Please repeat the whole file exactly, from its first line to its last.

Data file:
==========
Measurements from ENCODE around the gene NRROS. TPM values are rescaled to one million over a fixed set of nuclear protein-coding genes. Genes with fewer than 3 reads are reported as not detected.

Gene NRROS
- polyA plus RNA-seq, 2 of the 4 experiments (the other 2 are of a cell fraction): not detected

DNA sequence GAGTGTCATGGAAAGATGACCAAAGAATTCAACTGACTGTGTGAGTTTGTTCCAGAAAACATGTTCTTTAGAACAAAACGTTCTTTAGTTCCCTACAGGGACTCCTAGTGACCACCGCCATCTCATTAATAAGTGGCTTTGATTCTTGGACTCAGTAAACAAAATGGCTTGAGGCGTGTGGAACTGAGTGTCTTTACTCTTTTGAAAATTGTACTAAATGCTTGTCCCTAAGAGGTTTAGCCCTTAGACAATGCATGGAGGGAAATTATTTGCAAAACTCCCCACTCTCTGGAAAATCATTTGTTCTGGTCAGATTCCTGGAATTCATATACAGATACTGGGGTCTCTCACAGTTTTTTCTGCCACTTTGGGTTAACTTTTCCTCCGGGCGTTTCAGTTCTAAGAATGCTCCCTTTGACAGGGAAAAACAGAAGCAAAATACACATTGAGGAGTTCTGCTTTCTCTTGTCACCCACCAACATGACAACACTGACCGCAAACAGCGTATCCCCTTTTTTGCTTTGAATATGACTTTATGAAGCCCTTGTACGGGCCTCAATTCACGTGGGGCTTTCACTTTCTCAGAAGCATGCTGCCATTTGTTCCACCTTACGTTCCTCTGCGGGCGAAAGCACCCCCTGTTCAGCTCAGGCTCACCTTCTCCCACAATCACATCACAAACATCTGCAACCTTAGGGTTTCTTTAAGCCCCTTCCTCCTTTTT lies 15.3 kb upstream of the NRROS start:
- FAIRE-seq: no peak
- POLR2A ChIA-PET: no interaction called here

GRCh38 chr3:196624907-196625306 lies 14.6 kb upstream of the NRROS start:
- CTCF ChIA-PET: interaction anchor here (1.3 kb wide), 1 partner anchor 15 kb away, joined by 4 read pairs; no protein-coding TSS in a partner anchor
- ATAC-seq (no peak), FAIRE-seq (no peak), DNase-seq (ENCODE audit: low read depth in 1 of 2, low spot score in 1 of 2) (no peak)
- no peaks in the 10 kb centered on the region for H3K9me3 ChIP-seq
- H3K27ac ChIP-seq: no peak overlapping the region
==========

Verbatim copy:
Measurements from ENCODE around the gene NRROS. TPM values are rescaled to one million over a fixed set of nuclear protein-coding genes. Genes with fewer than 3 reads are reported as not detected.

Gene NRROS
- polyA plus RNA-seq, 2 of the 4 experiments (the other 2 are of a cell fraction): not detected

DNA sequence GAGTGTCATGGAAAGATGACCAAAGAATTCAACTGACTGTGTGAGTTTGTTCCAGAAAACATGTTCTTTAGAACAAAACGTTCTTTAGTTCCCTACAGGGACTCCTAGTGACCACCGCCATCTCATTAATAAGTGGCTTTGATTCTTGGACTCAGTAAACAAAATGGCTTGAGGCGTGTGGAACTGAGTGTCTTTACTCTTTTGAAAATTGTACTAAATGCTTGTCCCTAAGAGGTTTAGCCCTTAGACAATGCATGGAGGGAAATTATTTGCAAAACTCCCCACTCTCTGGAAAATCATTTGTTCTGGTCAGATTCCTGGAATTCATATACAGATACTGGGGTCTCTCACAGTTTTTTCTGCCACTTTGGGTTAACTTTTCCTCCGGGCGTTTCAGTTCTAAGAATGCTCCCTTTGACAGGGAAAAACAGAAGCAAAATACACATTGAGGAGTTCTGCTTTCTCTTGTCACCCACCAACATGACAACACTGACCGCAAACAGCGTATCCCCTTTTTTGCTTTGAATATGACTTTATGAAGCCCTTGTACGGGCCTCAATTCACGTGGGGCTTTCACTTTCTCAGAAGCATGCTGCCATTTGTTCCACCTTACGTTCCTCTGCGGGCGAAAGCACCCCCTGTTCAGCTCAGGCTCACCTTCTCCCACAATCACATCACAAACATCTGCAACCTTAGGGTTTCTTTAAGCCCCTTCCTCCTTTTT lies 15.3 kb upstream of the NRROS start:
- FAIRE-seq: no peak
- POLR2A ChIA-PET: no interaction called here

GRCh38 chr3:196624907-196625306 lies 14.6 kb upstream of the NRROS start:
- CTCF ChIA-PET: interaction anchor here (1.3 kb wide), 1 partner anchor 15 kb away, joined by 4 read pairs; no protein-coding TSS in a partner anchor
- ATAC-seq (no peak), FAIRE-seq (no peak), DNase-seq (ENCODE audit: low read depth in 1 of 2, low spot score in 1 of 2) (no peak)
- no peaks in the 10 kb centered on the region for H3K9me3 ChIP-seq
- H3K27ac ChIP-seq: no peak overlapping the region